Purchase of an Adjacent Tract of Land.  The Acts do not specify approval requirements needed from lot or unit owners if a COA seeks to purchase an adjacent tract of land to build an amenity like a pool, or a clubhouse, for example.  However, North Carolina case law requires that governing documents specifically grant a COA the power to purchase additional real property.  The courts have expressed reservation, absent the specific power to purchase, when the ownership of additional properties may create the need for the COA to increase assessments to fund the purchase of the land or to support its intended use.

Selling Common Area.  In a planned community other than a condominium, the COA owns the common area.  Under the Planned Community Act, the COA needs to obtain written approval from 80% of owners entitled to cast a vote (or any larger percentage that the declaration specifies).  If a limited common element is involved, then all the owners of the lots to which the limited common element is allocated must agree in order to sell that limited common element. 

In a condominium, the common area is owned by all of the unit owners as tenants in common.  Under the Condominium Act, the COA may sell a portion of the common elements if at least 80% of the unit owners entitled to cast the votes agree to the sale (or any larger percentage that the declaration specifies).  However, if there are limited common elements, then all of the unit owners to which the limited common elements are allocated must agree to the sale.


Owning and managing real estate is typically within the purposes of a COA, but it is a complex and nuanced endeavor that deserves meaningful attention.  Never forget to take-it-from-the-top and make sure that the COA has the authority under its governing document prior to considering buying or selling any real estate in a COA.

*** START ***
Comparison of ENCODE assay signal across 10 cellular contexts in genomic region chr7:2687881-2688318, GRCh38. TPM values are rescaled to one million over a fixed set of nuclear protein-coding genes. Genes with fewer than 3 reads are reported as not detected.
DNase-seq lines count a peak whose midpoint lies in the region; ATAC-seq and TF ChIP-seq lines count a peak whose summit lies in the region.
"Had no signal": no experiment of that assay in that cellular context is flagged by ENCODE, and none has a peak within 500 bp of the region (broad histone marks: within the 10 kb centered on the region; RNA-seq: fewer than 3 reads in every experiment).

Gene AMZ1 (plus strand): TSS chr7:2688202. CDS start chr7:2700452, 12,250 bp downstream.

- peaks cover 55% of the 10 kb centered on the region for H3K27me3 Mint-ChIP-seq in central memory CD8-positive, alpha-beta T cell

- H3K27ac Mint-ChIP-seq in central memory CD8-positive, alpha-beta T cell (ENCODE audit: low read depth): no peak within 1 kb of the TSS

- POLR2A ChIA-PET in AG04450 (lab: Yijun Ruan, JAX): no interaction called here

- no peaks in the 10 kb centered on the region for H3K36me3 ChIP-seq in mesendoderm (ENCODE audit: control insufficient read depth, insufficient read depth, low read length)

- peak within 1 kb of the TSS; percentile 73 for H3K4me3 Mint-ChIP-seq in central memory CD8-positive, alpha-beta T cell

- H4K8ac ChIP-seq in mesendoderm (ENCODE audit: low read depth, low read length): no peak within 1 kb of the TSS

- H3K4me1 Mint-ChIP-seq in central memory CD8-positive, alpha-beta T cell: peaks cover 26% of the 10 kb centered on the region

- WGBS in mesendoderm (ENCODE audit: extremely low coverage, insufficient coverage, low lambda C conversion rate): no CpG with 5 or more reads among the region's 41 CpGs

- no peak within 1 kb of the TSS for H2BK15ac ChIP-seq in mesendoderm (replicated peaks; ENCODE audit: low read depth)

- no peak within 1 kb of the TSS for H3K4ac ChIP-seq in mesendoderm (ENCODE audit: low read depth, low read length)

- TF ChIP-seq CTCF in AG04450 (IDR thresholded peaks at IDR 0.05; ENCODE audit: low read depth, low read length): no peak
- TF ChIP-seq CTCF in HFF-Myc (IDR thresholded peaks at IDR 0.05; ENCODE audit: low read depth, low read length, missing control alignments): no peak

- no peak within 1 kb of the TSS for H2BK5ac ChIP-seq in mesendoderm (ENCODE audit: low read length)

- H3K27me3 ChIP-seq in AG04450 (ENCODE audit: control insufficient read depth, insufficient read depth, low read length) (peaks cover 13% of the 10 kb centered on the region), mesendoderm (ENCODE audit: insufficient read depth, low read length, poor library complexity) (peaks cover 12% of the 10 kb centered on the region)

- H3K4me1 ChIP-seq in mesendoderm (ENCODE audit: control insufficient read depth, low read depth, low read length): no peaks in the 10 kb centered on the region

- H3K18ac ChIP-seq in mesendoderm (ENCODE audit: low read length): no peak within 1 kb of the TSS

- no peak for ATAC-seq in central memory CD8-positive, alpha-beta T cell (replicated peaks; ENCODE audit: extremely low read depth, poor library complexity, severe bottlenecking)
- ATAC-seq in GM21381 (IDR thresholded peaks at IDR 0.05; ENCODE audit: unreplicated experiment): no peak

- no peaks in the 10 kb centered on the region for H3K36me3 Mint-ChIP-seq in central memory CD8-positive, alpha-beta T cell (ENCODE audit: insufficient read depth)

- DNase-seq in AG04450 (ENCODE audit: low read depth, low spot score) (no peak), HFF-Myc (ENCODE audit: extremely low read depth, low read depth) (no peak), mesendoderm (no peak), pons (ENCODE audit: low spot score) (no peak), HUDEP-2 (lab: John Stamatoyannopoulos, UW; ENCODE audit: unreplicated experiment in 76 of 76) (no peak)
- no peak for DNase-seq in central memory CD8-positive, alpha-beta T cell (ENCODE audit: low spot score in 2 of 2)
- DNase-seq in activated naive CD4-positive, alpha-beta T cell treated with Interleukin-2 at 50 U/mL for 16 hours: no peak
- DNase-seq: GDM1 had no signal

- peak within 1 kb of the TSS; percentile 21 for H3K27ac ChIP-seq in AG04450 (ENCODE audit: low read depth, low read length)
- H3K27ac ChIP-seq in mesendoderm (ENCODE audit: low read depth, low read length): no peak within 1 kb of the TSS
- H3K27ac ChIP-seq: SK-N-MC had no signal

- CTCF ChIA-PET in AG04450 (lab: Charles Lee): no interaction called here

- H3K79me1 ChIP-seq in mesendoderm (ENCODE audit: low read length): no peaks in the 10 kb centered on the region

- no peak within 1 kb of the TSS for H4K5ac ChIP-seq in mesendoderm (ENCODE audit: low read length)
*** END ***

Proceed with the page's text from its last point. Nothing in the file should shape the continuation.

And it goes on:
© 2023 Ward and Smith, P.A.. All Rights Reserved.National Law Review, Volume XII, Number 19

About this Author

Kristin Mitcham Real Estate Attorney Ward Smith Law Firm
Real Estate Attorney

Kristin assists real estate owners, developers, and individuals in complex real estate issues, including acquisitions, development, lease agreements, various easement issues, and real estate title searches. As a former commercial lender, Kristin harnesses her experience in the financial lending industry to negotiate, draft, and review various financing transactions, such as purchase and sale agreements and loan documents, for both borrowers and lenders alike. 

Prior to joining Ward and Smith, Kristin served as a law clerk for the Office of General Counsel at AARP Services, Inc.,...

Allen N. Trask III, Litigation Attorney, Ward Smith, Wilmington, North Carolina, business, civil, commercial litigation
Litigation Attorney

Allen focuses his practice on assisting those who own, manage, and invest in real estate and common interest communities.  He regularly works with real estate developers and the residential and commercial community associations that they create to handle all manner of issues, including the preparation, amendment, interpretation, and enforcement of restrictive covenants and governing corporate documents, declarant control transition and disputes, community management, insurance claims and disputes, and collections.  He also frequently represents Real Estate Investment...